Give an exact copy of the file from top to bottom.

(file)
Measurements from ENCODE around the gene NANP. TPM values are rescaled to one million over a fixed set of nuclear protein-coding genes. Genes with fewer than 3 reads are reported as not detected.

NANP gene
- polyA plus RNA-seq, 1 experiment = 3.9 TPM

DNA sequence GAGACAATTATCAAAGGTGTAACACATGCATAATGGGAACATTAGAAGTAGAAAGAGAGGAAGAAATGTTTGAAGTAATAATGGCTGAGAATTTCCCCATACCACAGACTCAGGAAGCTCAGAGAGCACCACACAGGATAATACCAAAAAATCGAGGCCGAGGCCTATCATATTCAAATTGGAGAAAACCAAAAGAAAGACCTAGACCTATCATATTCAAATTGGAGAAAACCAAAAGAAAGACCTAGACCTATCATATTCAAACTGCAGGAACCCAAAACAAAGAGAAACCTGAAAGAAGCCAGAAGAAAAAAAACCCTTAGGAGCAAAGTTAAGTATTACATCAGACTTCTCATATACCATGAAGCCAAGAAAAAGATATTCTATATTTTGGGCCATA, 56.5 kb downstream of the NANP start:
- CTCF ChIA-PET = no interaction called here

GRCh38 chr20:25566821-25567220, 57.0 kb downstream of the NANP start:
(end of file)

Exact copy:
Measurements from ENCODE around the gene NANP. TPM values are rescaled to one million over a fixed set of nuclear protein-coding genes. Genes with fewer than 3 reads are reported as not detected.

NANP gene
- polyA plus RNA-seq, 1 experiment = 3.9 TPM

DNA sequence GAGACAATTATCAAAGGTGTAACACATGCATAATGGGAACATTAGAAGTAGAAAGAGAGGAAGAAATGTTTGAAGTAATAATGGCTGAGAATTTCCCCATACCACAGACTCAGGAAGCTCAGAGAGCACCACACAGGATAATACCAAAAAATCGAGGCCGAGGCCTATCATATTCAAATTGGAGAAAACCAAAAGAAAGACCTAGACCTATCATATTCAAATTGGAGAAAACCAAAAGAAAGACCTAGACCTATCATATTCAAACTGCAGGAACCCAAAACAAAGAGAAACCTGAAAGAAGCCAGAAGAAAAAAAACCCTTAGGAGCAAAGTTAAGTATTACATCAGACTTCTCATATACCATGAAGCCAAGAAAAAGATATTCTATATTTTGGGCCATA, 56.5 kb downstream of the NANP start:
- CTCF ChIA-PET = no interaction called here

GRCh38 chr20:25566821-25567220, 57.0 kb downstream of the NANP start: